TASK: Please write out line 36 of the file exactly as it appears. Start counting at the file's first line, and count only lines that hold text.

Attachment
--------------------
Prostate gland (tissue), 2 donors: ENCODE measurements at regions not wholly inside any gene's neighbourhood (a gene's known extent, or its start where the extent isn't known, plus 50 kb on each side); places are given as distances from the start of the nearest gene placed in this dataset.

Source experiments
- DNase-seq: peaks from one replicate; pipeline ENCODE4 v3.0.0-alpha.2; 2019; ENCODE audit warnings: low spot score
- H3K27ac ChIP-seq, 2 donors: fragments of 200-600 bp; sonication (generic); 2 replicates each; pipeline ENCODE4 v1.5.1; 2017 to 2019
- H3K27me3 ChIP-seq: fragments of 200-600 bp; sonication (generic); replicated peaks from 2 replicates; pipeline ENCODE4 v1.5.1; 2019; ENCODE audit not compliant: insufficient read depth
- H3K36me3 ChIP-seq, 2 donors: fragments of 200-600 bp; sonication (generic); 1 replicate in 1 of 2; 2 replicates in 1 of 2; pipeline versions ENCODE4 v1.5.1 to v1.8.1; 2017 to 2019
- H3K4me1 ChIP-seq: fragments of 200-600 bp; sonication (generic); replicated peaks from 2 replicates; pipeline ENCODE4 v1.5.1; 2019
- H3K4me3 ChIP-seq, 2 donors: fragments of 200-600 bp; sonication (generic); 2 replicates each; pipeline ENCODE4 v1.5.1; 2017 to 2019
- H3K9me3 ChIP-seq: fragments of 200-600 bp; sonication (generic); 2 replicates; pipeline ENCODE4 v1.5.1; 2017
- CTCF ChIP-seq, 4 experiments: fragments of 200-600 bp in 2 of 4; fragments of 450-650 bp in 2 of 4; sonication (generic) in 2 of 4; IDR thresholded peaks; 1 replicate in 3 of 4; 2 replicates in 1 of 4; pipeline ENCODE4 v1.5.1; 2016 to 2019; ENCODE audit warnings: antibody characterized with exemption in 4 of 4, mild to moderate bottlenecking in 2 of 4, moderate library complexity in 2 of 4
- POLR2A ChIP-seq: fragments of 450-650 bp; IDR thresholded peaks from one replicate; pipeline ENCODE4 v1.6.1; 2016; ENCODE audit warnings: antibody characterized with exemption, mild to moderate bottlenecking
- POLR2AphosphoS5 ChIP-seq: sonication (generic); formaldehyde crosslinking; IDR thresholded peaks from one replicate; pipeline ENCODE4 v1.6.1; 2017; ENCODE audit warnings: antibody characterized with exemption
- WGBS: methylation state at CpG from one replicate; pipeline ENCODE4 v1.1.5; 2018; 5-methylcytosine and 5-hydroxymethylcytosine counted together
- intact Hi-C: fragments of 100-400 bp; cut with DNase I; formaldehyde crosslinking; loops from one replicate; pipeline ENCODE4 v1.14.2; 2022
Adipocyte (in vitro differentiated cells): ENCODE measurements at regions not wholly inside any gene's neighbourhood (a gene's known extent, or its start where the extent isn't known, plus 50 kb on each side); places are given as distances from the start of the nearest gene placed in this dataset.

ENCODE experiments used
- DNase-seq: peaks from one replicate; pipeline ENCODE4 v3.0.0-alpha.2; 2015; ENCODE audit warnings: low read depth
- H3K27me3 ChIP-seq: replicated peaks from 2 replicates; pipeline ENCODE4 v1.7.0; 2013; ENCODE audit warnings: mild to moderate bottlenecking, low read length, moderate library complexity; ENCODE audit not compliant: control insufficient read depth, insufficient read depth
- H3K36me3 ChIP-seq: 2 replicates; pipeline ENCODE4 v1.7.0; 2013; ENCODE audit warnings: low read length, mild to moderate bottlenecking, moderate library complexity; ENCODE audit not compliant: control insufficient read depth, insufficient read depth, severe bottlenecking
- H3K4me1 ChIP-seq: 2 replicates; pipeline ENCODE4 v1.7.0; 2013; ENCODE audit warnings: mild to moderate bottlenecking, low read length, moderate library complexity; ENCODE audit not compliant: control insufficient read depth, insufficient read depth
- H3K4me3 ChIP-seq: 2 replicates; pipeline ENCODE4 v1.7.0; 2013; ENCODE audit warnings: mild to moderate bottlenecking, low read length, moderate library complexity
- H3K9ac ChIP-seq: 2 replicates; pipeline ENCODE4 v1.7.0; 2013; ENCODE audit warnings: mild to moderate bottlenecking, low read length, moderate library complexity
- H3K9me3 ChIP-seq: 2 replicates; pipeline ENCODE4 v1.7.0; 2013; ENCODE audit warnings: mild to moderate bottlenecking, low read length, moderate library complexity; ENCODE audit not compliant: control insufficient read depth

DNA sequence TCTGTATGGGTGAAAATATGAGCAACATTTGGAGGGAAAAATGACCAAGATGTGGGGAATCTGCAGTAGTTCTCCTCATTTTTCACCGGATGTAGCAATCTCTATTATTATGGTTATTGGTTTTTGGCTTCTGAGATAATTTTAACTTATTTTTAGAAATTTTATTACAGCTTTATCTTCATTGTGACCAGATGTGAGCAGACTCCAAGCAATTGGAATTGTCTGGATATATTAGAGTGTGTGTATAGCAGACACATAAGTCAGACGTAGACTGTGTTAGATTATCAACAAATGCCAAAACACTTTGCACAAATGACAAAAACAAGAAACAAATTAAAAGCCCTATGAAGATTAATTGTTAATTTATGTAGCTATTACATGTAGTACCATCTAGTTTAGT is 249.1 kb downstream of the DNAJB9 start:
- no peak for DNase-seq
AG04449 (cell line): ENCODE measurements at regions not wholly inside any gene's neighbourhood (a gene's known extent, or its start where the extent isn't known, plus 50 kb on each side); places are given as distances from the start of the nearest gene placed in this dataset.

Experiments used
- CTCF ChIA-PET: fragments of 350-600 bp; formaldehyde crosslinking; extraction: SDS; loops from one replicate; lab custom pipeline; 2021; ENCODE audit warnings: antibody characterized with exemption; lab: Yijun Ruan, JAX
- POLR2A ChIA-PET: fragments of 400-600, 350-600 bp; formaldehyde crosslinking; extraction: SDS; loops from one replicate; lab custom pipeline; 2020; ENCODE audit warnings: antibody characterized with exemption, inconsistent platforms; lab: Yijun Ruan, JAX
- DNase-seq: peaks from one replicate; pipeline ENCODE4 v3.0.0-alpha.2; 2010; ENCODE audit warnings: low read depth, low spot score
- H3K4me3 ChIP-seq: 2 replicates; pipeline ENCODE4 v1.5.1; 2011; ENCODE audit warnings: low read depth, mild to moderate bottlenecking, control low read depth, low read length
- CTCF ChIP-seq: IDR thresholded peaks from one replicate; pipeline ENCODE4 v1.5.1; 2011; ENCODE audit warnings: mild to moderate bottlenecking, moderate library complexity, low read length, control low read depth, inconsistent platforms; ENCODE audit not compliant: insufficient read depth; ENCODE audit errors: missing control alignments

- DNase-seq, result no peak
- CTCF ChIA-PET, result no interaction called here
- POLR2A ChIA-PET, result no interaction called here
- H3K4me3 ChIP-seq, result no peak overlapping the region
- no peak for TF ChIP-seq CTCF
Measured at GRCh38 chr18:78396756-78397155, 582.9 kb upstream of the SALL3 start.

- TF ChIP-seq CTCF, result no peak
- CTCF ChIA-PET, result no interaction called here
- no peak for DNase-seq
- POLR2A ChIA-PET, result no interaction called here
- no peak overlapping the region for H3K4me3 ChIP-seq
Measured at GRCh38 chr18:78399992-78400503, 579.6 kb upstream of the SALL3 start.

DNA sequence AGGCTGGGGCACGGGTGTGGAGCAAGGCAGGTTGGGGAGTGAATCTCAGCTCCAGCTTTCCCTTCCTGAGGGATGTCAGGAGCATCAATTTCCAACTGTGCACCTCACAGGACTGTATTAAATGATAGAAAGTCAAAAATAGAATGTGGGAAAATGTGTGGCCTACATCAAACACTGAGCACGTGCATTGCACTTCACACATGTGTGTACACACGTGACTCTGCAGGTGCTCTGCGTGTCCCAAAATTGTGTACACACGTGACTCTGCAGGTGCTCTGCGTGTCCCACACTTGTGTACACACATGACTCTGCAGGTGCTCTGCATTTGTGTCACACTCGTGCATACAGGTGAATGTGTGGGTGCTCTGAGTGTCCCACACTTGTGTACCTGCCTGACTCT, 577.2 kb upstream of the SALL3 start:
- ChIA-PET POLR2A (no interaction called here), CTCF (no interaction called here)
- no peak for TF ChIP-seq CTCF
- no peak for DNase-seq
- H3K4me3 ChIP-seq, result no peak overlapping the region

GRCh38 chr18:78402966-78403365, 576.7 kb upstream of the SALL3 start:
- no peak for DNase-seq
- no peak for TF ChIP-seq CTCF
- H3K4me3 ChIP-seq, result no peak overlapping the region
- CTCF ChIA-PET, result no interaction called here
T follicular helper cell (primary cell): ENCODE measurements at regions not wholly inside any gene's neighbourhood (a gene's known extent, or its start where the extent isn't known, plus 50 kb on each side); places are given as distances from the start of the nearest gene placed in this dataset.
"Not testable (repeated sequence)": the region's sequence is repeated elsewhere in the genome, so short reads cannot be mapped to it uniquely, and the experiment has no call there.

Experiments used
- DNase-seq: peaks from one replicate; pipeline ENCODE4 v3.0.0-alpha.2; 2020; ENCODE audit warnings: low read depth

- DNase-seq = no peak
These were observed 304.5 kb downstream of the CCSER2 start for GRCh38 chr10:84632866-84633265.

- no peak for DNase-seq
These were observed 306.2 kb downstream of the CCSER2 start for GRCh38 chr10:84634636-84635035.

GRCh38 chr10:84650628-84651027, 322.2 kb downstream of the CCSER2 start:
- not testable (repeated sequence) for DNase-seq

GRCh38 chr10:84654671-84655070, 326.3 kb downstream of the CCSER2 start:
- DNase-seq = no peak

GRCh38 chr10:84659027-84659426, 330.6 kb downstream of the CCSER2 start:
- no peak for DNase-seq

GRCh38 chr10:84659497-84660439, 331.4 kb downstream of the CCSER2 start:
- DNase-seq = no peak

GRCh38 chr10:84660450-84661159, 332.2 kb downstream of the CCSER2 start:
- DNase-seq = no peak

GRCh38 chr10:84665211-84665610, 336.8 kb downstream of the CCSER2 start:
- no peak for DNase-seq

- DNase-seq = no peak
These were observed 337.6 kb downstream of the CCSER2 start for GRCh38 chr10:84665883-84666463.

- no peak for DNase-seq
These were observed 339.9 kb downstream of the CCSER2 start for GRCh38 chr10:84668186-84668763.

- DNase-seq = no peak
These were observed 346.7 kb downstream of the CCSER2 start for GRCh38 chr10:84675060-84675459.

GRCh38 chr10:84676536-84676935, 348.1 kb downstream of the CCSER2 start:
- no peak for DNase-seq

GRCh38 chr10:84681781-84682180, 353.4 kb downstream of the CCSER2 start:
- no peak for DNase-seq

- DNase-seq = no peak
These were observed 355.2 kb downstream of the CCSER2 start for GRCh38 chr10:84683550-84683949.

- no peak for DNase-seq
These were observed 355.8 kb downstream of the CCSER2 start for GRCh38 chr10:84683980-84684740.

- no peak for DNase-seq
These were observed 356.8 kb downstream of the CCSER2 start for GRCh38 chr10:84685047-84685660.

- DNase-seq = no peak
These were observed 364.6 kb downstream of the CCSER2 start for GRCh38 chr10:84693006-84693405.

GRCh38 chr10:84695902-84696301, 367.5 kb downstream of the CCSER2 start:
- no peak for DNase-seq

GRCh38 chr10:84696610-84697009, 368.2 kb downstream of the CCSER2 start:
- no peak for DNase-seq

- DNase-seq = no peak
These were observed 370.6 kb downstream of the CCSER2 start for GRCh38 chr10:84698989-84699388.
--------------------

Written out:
- H3K4me3 ChIP-seq, result no peak overlapping the region